This interview was conducted by Madisyn Parisi, Chief Copyeditor of Grub Street, and has been edited for clarity and length.
Ashley and I met up on a chilly October afternoon. She had come straight from her job at Towson’s career center, and we trudged up three flights of stairs in Towson’s commons to find a quiet place to talk about her writing. I was excited to dive into her vast collection of work, and before we even found a table, we had struck up a conversation about multimedia work, men who get mad at her on the internet, and The Dropout on Hulu.
MP: So I guess just starting off, when you sit down to write a poem, where do you start developing that idea? Do you usually have a line or a concept?
AH: For me, I get obsessed with a very singular image or word, and then I build the entire poem or piece around that. Like I was writing this flash fiction piece the other day, and I was really thinking about the Iranian women’s movement and burning film reels, so then I combined those two to create a flash fiction/poetry piece that was based completely around that image. Going back to edit, I wanted to keep that central. I don’t cut that out.
MP: Do you feel like you ever take a different turn from that initial image or realize something’s not about what you thought it was about?
AH: It depends on the way the story and narrative turns out, but I’ll go back and edit and see how the story grows. Sometimes our children grow up, and they don’t become what you expect them to be, and we have to adapt to that.
MP: You have to love them anyway?
MP: Most of your poetry is in the first-person. When you write, is that speaker generally you, a character, a combination of both?
AH: It’s not me. I like to use “I”, and I’ve been switching more to “you” lately because it’s more interrogative — like, you, look at yourself. But I tend to use “I” because I feel like that drops the reader into the narrative. “I” is someone who’s real because if you say “she” or “they”, anything, they’re not a real person to the reader. Also, I tend to use very fictionalized versions of my own life. I’ll take pockets of things that I’ve experienced, then blow it into something fictionally-spun.
MP: So you’ve published two chapbooks now, cinephile and cartography of trauma. Did your process change a lot between the two of them? Do you feel like they taught you different lessons?
AH: I think for me, especially because I’m in grad school studying the world a bit more — cartography of trauma, a lot of it was poems from high school. That’s the interesting part. Poems from cinephile were like sophomore year of college, so just growing up and being like… I wanted to sell some stuff because I did a lot of Sylvia Plath, Anne Sexton confessional-style poetry when I was in high school. Then I was like, “I want to see beyond myself, see how I interconnect in a broader way. Like, what does it mean to be a woman in the US? What does it mean to be an Iranian-American woman? What does it mean to be a woman in the world?” Seeing how to use poems. And that adjusted my style because then I realized, hey, a lot of the time in writing classrooms we’re taught a very Western-specific way of writing. So I started reading poems from traditional Chinese, Afghan, and Persian poetry, trying to break free from the conventional western mode of storytelling. Because even in a novel, the way we think of the three-act structure, that’s only in the West, that’s a Greek thing. In China and East Asian literature, it’s just a rise and fall. A rise and fall. So my technique has been more informed by being a quote-unquote “global citizen”.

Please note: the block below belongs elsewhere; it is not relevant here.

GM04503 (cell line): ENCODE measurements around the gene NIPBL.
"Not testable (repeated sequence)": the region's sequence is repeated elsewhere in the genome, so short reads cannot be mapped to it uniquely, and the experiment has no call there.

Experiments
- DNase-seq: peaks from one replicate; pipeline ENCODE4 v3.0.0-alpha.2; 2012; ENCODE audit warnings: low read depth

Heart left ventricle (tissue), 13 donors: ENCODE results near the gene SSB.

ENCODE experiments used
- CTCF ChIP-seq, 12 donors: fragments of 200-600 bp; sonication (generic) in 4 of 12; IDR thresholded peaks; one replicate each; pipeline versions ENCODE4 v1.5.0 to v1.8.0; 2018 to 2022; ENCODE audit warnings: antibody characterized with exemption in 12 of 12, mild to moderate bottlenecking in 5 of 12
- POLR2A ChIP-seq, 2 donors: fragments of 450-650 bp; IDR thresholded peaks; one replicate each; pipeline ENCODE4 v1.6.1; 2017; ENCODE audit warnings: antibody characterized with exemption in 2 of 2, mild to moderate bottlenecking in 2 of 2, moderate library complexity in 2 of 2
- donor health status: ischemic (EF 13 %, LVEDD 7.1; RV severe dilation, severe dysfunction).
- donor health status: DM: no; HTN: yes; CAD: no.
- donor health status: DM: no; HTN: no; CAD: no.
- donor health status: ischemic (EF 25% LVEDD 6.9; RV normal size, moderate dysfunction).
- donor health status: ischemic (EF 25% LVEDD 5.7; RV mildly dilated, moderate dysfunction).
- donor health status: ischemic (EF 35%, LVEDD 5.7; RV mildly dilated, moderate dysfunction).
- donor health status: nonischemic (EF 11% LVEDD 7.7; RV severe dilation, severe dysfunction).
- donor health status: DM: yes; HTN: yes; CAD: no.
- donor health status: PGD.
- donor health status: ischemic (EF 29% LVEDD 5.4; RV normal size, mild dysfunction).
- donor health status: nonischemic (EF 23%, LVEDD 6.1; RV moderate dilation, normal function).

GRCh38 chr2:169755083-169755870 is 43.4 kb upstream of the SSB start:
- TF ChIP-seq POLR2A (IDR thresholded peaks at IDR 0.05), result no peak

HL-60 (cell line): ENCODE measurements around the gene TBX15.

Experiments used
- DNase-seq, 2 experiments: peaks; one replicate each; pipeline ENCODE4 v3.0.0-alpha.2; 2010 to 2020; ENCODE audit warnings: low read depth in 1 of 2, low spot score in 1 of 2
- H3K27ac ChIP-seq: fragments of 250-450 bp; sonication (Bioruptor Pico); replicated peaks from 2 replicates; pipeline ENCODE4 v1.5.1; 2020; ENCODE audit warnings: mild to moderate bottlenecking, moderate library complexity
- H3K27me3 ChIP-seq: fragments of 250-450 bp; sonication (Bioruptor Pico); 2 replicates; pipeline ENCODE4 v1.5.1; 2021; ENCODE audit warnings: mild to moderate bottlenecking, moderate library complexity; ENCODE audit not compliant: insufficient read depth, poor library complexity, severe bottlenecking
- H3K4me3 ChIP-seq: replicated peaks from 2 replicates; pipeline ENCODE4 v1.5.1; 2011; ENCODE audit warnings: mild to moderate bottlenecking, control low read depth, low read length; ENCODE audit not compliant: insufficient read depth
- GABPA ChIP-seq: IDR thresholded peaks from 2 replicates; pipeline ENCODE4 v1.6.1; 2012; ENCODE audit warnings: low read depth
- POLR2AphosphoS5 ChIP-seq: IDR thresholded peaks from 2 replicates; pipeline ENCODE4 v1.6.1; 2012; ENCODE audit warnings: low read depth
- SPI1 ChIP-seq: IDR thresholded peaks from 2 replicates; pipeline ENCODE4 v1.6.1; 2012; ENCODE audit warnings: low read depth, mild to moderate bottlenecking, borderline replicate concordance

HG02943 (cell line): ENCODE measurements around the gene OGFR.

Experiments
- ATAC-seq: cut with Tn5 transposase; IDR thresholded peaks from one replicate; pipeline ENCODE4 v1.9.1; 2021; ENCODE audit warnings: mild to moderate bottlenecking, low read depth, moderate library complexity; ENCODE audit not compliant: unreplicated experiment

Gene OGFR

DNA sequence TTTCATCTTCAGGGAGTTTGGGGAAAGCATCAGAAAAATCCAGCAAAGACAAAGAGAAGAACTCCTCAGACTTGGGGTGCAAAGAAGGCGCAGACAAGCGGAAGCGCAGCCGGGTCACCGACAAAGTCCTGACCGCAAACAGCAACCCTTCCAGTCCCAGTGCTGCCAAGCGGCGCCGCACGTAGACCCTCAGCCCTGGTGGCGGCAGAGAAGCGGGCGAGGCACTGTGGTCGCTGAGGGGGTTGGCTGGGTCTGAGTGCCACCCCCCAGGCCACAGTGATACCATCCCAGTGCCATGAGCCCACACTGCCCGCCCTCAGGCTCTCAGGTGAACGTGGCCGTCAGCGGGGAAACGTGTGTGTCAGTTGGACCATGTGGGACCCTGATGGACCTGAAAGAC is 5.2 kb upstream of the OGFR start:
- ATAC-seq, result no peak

MP: Do you travel a lot?
AH: Yeah, I lived in Korea for a bit. I was posted in India last summer. I went to the Caribbean a lot growing up, and I’m a global humanities student now, so I study the world and world literature. But I hope to travel more. I grew up low-income, so we never really got the opportunity to travel, and I got these state scholarships to go other places and learn about other people, and that changed my life.
MP: Being Iranian-American is a pretty central part of your identity and your voice. Are there specific parts of your writing that you trace back to that identity?
AH: I feel like there’s this inherent sadness that comes with being Iranian-American because you see what’s happening in Iran right now to women and even growing up in the diaspora, a lot of the men treated women horribly. Especially in the community I grew up in, abuse was normal. So I really decided in my work that even though I’ll acknowledge the male perspective, I want to ground myself in women’s voices because they’re not allowed the chance to speak often.
MP: I get the impression cartography of trauma is about all that, right?
AH: Kind of. But also just thinking about…women’s history is so messed up.